The Sun thought Chhaya to be his wife Sanjna and begot by her three other children. They were two sons Sanaischara (Saturn), Savarni, and a daughter Tapati (the Tapti River). Chhaya, on one occasion, being offended with Yama, the son of Sanjna, denounced an imprecation upon him, and thereby revealed to Yama and to the Sun that she was not his real wife Sanjna but the shadow of her. Being further informed by Chhaya that Sun's wife Sanjna had gone to the wilderness to meditate.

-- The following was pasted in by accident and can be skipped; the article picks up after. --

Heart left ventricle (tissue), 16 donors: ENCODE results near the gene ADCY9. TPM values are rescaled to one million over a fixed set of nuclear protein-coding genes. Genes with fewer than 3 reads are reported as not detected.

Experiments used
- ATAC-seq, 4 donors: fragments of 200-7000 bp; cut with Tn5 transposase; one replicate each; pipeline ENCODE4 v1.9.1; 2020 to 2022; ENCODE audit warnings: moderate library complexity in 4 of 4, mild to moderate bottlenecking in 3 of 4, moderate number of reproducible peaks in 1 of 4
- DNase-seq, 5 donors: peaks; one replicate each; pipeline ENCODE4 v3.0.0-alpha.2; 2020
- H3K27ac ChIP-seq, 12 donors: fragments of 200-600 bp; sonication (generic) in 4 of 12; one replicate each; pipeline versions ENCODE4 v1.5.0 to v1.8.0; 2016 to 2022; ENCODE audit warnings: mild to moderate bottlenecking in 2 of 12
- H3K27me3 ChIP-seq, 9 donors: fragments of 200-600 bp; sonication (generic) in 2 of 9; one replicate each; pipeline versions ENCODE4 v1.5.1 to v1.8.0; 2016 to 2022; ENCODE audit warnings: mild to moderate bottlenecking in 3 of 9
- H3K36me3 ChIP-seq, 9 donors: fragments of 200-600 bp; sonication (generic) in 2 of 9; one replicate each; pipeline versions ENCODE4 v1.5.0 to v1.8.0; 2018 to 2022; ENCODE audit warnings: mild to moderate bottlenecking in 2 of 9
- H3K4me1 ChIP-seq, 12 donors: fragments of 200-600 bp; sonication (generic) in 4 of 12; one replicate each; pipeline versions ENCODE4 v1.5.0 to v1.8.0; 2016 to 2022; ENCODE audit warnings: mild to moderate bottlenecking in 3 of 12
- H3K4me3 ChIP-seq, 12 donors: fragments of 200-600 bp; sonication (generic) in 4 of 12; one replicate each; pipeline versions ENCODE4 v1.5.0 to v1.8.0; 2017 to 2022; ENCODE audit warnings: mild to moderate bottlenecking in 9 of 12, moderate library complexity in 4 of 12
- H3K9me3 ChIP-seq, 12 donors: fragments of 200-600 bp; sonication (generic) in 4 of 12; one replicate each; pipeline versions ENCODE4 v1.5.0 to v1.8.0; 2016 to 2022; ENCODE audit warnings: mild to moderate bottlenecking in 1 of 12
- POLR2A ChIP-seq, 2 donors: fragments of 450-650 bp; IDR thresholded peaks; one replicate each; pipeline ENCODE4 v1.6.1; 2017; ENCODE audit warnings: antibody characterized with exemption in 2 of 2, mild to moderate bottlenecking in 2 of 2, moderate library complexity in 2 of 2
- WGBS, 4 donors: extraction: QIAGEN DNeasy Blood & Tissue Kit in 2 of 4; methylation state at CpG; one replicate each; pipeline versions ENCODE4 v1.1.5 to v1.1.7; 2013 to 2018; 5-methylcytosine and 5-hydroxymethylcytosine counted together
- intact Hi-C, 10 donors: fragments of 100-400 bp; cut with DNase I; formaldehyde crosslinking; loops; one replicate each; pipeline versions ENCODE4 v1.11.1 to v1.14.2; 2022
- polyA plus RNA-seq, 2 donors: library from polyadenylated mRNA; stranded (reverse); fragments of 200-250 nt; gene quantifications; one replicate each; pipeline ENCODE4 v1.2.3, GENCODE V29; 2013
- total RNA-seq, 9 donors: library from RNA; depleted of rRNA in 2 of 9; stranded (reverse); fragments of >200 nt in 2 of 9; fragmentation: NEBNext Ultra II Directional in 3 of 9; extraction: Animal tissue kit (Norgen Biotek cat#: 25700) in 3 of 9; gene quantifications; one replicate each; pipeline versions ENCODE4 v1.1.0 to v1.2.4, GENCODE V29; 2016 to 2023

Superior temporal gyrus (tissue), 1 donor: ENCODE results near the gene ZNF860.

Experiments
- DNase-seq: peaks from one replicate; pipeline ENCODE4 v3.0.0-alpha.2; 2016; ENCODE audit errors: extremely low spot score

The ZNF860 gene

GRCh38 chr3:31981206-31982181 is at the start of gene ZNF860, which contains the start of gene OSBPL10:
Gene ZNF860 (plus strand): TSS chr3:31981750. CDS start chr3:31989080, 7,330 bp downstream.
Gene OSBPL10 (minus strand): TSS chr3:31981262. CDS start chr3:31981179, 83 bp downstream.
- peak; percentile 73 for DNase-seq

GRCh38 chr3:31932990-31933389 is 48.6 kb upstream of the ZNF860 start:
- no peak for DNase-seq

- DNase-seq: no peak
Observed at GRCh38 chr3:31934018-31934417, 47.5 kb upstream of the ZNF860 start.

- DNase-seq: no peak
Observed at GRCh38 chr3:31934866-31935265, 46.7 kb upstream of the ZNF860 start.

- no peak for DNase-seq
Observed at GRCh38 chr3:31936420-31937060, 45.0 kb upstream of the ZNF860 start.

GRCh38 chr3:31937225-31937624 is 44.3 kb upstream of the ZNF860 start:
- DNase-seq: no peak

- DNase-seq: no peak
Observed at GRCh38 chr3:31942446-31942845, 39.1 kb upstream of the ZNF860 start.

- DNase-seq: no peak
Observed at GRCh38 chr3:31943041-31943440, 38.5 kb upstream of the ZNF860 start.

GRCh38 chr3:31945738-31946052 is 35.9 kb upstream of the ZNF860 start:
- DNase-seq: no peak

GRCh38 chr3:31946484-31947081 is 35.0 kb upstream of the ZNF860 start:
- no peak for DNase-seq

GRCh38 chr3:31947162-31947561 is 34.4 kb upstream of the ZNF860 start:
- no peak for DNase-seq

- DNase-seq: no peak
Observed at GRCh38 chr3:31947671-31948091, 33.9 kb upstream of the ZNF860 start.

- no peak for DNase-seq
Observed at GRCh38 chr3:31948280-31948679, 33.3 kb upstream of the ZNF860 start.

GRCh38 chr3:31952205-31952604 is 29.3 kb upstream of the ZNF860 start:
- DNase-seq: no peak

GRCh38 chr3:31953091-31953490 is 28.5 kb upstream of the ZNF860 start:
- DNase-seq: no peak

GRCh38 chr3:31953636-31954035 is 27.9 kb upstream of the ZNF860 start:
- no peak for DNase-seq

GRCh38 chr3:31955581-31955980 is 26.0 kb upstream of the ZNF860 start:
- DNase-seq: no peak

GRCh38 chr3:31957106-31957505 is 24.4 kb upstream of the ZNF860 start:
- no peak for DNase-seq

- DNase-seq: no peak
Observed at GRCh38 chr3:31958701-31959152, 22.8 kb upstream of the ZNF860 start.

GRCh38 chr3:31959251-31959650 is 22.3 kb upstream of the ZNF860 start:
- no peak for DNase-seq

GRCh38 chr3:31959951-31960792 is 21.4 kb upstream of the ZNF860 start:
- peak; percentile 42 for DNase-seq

The Sun with his third eye saw Sanjna, meditating and engaged in austerities, in the figure of a mare in the region of North Kuru. Sun transformed himself into a horse and rejoins his wife. Sun and Sanjna had three other children with this union, the two Asvins and Revanta. Then Sun brought Sanjna back to his own dwelling. To diminish Sun's intensity, Viswakarma placed the luminary on his lathe, to grind off some of his effulgence; and in this manner reduced it an eighth, for more than that was inseparable.